I traveled again to Bethlehem (11/10/15) and unlike dozens of previous journeys this one was nerve-wracking. I traveled alone, in my car, from home to the hotel at the city center where I was set to meet a group from abroad. I heard on the radio the report on the attack on the other side of town, in Pisgat Ze’ev. I climb the beautiful road, terraces are to my left, I recognize a bright pink straw man and farmers working on the moist soil. I ride slowly, cherishing the views. Several cars angrily pile behind me. In Gilo they turn left into the fenced settlement. To my right are the first houses of Beit Jala overlooking the same views. I arrive to the junction where, to the left is the Everest restaurant and to the left the Talita Kumi school, and I try to observe whether or not there are soldiers on its other side, at the entrance to Beit Jala. There aren’t. The road is open. There is a sign warning me of committing the crime I regularly commit while entering Area A. I enter “Bethlehem University” in the GPS and I’m frustrated to recall that the particular app does not work in the Occupied Territories. It suggests that I do a U-turn and then announces its inability to recalculate a route. I insist on moving ahead.
Perhaps my memory betrays me, but I seem to see fewer cars with yellow license plates than in the past. I assume they are all Jerusalemites traveling between the city and the cities under occupation in the West Bank. Most cars have Palestinian plates and I wonder what would have happened if such a car would have found its way to Tel Aviv the same way I, an Israeli, am now in my car in Bethlehem. The city center is lively. Children and many youngsters are on the streets with their school backpacks on their way back home. I ask several people how to reach the university and assume that through my accent in Arabic they recognize the fact that I belong to the occupiers of the land. They reply, politely smiling. I am always amazed to witness how nice Palestinians are to Israeli Jews.
The group I meet arrived today from the USA. Most of them are here for the first time. People of different religious affiliations, interested in learning more about the conflict. I show them a video of Israeli Jews’ responding to the Nakba and the right of return. My guests are curious and attuned. Someone asks about the name Decolonizer which is direct and blunt, “How do Israelis respond to it?” I tell them that in Israeli pronunciation “the” sounds a lot like “de” and I use this confusion to point out that both meanings are relevant for me: I work against colonialism (Decolonizer) while at the same time being part of it (the colonizer). I cannot pretend to have an out. I live in this land and I am trying to influence my fellow Israelis from within.
I use the discussion to transition to the second part of the visit: a tour of Rachel’s Tomb. The monument is located in a compound which itself captures the essence of colonial logic: a small burial structure, made into a fortress surrounded by high walls creeping into Bethlehem to allow Israeli Jews access to it without having to see any Palestinians. Although the tomb is sacred for Muslim believers, too, they are not allowed in the compound.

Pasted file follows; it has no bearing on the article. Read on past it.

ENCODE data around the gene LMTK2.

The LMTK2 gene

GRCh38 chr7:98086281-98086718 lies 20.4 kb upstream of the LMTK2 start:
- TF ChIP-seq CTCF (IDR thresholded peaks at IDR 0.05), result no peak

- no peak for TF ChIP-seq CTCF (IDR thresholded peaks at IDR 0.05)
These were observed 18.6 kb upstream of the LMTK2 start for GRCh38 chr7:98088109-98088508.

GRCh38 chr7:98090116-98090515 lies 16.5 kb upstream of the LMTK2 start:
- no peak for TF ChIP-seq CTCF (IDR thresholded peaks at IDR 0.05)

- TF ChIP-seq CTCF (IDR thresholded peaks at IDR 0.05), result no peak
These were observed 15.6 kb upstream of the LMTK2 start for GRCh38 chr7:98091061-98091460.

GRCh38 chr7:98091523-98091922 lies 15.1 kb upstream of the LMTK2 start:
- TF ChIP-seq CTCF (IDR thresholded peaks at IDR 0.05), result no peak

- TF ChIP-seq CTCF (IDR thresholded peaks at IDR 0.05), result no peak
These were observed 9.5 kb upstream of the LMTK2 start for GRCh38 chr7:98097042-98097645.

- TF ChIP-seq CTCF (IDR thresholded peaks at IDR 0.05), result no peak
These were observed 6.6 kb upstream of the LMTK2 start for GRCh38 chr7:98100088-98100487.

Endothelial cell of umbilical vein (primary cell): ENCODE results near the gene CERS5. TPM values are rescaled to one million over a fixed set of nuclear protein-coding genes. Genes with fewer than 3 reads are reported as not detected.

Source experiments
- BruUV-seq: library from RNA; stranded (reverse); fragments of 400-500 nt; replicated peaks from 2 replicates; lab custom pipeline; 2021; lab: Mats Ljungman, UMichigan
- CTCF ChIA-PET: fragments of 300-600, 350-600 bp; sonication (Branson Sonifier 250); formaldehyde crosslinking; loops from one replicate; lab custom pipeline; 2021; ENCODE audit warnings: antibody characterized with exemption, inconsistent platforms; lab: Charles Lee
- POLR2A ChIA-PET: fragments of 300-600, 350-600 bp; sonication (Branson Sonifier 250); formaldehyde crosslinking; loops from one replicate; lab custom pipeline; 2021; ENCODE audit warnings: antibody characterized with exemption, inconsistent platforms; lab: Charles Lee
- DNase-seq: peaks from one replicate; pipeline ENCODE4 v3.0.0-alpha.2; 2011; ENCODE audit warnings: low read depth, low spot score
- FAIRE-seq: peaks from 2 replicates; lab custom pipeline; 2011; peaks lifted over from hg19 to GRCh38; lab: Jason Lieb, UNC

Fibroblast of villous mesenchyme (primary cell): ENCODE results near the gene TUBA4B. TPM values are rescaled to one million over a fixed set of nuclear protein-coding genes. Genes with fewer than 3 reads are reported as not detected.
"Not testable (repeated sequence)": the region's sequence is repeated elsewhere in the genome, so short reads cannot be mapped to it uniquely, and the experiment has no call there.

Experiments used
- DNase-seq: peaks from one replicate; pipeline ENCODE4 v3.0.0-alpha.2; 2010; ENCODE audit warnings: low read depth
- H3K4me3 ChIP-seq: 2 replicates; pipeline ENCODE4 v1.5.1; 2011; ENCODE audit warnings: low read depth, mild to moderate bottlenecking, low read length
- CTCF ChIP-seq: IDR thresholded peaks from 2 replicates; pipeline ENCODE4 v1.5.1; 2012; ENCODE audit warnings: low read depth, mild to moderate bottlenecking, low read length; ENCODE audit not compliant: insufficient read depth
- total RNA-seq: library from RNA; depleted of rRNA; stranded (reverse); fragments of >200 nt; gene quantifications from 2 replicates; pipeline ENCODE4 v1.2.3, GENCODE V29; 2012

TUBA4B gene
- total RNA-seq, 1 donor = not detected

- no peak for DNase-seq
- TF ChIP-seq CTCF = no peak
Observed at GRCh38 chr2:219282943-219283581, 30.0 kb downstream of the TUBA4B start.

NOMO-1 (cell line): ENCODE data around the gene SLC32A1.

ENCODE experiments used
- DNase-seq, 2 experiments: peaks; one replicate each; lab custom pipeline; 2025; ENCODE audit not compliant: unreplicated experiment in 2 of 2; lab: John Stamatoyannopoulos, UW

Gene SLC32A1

Moving through the entrance to the compound is a journey in a claustrophobic space, between walls engulfing the road. We go through a huge metal gate and in less than a minute reach a parking lot which is also surrounded by giant walls.
We get off the road and start walking towards the tomb. We immediately sense something unpleasant in the air. Yes, it is tear gas. Armed soldiers go in and out through the gaps in the wall to shoot the chemical substance on Palestinians. They must be crying over there and we certainly are crying over here with Rachel over her spartan children and the gas.
Aviva who guides us is involved with the women’s group that lobbied to erect this otherworldly place. She speaks enthusiastically and with faith about what Rachel’s kindness symbolizes. I ask her how this fits with the walls and the shooting around and she explains that the Arabs around are hostile and always attempt to hurt Jews. She tells about the wedding dress of a young Israeli bride that became a relic of the compound after she was killed in an attack on her wedding day. As far as she is concerned, the bride’s soul is bound with Rachel’s, who might not even actually be buried here, she admits. She goes on, showing a picture of the tomb from its more modest past as the shooting around us continues.
We stand in the cold, we hear the bangs of the stunt grenades and inhale some of the gas. “But don’t worry, if the military feels your security is at stake they will immediately instruct us to go into the complex which is sealed and protected”, she makes an effort to ease the anxiety. Aviva thanks the Americans for coming to Israel during these rough times because any show of support in these days is highly significant. Welcome to the Holy Land.
I shudder hearing her remarks and I’m not sure what to think of myself standing there. A fucking occupier standing with this orthodox lady at Rachel’s Tomb, asking to reveal the truth and change from within. Perhaps Rachel’s Tomb is too much of an in? I think about my friends on the other side of the wall, at Aida refugee camp, who were deported by Israel in 1948 from villages surrounding Bet-Shemesh. I can’t find an easy answer to this paradox. I’m angry at us, at myself, and I’m dying to get the hell out of there.
Translation to English by Amit Gilutz.